Now, it’s worth mentioning that this product was in no way linked with the soccer league or any of the players (though they did sponsor a number of teams, giving the impression that they were somehow linked). You weren’t buying any ownership in the player’s income or future transfer value in the real world. You were playing a game — purchasing tokens that would rise or fall in value based on the rules of that game. There was no value being created here, just money changing hands based on who held the right cards at the right time.

 


From The Guardian:

In its appearance, its terminology and its marketing, Football Index mimicked an investment platform, selling genuine shares in real-world businesses. The only suggestion on its home page that it was, in fact, a regulated betting site was an easy-to-miss strapline warning it “should not be viewed as an investment vehicle”, added at the insistence of the Advertising Standards Authority in September 2019. 

These zero-sum games always run into problems of course. In order to keep people interested, they have to believe that they can make money. And you can’t maintain a system of everyone making money unless there is a constant influx of new money coming in. If the money stops coming in, the whole system collapses. Charles Ponzi figured this out in the 1920s, Bernie Madoff in more recent years. 

Football Index garnered a large following. At one point the company claimed they had over half a million active users. In the 2018/2019 season, over £321 million was traded on the platform, and over £4.3 million was paid out in ‘dividends’. The company even penned a partnership with NASDAQ, the U.S. exchange group displaying Football Index’s logo on a digital billboard outside their headquarters in Times Square.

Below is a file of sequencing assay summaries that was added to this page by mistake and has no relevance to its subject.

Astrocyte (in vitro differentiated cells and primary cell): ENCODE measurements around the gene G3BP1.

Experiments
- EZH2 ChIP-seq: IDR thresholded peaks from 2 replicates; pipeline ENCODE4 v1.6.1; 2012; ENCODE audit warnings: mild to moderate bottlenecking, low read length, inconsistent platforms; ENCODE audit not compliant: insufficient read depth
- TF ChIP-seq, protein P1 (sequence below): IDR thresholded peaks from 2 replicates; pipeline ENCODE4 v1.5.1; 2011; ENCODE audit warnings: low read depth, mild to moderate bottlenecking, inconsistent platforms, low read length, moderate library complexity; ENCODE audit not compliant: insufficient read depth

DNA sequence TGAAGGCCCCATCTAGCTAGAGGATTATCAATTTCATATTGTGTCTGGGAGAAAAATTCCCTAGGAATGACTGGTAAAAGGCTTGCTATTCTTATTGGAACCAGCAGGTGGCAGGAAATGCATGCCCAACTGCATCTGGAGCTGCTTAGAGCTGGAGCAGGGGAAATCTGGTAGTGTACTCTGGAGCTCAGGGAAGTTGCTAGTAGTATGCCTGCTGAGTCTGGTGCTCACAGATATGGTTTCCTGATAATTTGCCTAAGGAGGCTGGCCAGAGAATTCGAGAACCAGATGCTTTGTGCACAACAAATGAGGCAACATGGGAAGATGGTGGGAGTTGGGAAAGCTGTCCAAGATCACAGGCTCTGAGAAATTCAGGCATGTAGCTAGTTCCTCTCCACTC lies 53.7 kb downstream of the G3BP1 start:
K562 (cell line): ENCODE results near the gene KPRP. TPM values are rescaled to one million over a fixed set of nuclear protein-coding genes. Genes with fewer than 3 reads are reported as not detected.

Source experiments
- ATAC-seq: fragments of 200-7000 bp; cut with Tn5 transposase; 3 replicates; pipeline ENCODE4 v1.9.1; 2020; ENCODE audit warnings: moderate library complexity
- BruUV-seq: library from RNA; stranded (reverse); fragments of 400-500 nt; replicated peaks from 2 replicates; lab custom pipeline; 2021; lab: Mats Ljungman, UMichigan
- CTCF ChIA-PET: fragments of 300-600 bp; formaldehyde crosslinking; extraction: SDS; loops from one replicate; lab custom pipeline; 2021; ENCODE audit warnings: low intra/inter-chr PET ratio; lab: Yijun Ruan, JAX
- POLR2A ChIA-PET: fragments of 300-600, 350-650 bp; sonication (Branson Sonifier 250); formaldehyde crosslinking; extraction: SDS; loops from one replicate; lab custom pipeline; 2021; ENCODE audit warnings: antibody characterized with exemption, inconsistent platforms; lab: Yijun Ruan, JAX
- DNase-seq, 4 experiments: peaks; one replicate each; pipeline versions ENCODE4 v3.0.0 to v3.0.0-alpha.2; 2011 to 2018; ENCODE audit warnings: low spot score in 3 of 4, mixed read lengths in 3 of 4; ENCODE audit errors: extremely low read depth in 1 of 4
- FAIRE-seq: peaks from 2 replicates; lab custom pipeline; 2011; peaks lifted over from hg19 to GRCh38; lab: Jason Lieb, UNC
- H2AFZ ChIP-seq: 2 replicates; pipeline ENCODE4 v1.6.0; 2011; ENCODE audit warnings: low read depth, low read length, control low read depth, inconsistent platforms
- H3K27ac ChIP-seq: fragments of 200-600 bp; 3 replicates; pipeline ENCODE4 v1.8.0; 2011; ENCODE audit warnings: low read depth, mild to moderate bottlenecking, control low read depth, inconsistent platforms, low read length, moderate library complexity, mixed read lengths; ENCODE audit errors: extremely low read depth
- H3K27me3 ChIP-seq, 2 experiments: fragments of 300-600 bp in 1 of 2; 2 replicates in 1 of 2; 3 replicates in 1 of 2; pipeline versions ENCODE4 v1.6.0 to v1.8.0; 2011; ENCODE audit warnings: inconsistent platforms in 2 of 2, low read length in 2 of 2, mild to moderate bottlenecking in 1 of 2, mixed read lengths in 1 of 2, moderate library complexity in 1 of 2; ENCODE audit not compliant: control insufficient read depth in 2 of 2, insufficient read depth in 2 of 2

In March this year, things started falling apart. After issuing new ‘shares’ the company announced the reduction of the ‘dividend’ payout, slashing the maximum payout by 82%. Users saw their portfolios drop up to 90% in minutes. Within days of the announcement, Football Index suspended all trading and its parent company, BetIndex, went into administration with the UK Gambling Commission suspending their license.

It’s estimated that there was still about £100 million trapped on the exchange when it collapsed. It’s too early to tell what the final outcome will be, but hundreds of thousands of users now face the possibility of losing everything they had. It’s easy to dismiss these people and say they should have known better. However, these weren’t (for the most part) professional investors that were well aware of the risks.

People are passionate about soccer. For many, it’s what they spend all week working hard for — to be able to enjoy going to a match with friends. Someone telling them that they can take that passion and knowledge about the game and use it to make a living is an incredibly powerful message. It’s what so many people around the world strive to achieve and never get given the opportunity to do. It wasn’t sold to them as gambling. It was sold as investing — something we’re all told we should be doing. It was approved by government regulators, promoted by popular figures, and even partnered with one of the biggest financial exchanges in the world. 

The last few years have been marked by “the rise of the retail investor”. With that, we’ve seen a huge increase in the variety of products out there trying to appeal to the next generation of investors. Some of them are incredibly exciting — harnessing new technology to unlock the power of the internet in everything from payments to ownership. Some of them are scams, promising an Instagram-celebrity lifestyle without having to work hard or save money for your future. 

If that’s what you’re after, there’s plenty of options out there for you. However, just know what you’re doing isn’t investing

RoryRory